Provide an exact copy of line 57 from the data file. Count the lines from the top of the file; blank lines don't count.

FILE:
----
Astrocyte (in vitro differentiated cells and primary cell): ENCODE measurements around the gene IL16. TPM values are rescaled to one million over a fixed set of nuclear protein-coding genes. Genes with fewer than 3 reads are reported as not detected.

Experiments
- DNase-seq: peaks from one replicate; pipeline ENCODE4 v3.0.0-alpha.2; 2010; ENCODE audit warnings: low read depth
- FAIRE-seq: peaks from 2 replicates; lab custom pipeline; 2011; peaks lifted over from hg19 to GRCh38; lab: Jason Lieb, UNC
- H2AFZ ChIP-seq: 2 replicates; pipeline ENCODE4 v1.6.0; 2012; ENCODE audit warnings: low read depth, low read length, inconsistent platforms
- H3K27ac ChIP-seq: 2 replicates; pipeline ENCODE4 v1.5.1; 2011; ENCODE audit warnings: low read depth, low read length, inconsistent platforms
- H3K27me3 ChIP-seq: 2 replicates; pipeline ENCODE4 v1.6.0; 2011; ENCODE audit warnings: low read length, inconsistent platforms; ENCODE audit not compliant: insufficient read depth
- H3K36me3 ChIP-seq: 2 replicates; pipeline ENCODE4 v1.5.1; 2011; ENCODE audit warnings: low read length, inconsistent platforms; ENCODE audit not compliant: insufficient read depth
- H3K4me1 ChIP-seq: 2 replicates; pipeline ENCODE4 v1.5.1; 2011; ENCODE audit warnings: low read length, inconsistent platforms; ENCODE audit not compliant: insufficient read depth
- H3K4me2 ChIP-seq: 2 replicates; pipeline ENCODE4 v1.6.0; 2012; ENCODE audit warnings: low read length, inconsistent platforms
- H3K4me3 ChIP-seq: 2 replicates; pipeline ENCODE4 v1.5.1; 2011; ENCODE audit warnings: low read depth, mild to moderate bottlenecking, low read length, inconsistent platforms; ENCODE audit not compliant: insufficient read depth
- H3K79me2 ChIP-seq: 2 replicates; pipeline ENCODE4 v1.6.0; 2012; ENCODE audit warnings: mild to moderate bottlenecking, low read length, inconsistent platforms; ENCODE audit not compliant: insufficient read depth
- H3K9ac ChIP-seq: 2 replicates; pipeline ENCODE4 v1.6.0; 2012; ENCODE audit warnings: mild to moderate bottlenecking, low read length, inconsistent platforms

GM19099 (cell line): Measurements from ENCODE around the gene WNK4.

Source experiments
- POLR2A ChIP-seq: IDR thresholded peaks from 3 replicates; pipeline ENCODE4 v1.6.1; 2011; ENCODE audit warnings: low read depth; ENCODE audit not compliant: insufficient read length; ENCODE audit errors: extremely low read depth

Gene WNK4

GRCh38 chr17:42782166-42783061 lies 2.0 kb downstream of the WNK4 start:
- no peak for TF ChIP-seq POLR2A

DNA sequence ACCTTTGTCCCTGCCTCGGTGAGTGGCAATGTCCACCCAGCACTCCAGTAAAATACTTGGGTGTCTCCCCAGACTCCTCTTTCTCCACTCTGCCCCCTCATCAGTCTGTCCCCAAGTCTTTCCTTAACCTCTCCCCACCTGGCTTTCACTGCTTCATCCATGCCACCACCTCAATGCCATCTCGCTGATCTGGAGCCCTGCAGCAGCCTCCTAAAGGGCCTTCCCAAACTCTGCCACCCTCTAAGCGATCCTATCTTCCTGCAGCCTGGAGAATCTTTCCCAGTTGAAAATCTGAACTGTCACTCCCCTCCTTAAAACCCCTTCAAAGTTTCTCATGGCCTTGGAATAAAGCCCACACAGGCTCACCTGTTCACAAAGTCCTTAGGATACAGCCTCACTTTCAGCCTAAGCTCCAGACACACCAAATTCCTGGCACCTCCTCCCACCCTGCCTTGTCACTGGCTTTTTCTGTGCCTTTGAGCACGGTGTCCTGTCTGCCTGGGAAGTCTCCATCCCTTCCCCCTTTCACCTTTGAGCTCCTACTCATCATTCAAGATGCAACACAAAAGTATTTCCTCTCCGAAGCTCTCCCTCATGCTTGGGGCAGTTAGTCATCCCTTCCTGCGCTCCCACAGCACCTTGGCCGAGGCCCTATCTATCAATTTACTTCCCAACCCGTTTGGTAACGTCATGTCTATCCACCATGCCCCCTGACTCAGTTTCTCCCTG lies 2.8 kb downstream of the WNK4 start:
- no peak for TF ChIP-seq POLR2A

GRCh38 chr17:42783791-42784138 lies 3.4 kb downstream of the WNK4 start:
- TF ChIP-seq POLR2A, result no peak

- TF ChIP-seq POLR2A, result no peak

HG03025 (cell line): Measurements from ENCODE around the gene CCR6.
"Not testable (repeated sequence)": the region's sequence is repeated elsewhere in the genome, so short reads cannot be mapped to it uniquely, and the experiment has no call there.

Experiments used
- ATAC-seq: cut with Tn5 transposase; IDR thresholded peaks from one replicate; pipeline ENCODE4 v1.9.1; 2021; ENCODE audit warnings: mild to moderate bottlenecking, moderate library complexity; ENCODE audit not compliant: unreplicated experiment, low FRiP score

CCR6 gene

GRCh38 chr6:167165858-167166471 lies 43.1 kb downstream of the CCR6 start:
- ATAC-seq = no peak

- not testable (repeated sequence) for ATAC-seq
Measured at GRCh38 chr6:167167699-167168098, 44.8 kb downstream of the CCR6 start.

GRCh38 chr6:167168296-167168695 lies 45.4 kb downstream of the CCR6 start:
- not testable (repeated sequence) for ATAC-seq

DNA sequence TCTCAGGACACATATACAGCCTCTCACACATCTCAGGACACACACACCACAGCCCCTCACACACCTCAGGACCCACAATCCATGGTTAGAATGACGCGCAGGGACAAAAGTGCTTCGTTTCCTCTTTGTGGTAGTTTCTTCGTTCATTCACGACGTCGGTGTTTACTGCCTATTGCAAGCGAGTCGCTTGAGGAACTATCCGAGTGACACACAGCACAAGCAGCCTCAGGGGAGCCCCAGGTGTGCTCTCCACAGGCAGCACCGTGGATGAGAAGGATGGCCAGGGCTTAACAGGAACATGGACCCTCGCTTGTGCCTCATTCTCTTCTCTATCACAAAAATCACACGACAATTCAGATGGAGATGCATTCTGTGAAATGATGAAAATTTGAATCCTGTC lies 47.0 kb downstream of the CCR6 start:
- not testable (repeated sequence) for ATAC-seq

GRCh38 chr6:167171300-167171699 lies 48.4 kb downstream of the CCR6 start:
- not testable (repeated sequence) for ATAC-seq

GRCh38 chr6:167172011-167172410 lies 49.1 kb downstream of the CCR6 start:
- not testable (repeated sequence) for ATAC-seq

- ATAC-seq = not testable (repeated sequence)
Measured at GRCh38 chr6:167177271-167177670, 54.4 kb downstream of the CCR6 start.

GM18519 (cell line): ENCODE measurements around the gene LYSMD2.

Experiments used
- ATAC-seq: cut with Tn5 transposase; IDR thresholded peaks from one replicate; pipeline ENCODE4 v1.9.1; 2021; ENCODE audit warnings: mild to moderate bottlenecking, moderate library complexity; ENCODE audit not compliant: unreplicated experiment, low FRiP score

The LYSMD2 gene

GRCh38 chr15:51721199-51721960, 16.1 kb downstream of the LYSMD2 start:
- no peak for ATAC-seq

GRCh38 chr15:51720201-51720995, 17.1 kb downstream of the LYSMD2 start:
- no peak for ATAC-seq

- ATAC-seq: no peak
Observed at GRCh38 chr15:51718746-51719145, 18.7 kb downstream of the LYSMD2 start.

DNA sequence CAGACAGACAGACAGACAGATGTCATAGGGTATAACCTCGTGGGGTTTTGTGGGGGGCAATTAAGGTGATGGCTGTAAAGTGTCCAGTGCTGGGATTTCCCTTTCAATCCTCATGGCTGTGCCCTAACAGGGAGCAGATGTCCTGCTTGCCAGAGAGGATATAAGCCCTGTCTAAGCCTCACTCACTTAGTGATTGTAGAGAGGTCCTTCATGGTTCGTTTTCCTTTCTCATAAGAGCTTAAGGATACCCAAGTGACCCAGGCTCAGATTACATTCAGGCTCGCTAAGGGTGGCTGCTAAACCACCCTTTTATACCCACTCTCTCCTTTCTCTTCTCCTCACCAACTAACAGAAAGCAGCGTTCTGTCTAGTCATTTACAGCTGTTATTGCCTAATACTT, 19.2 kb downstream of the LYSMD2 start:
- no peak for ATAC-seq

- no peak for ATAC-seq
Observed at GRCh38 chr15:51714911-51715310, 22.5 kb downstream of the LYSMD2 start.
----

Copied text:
Observed at GRCh38 chr15:51714911-51715310, 22.5 kb downstream of the LYSMD2 start.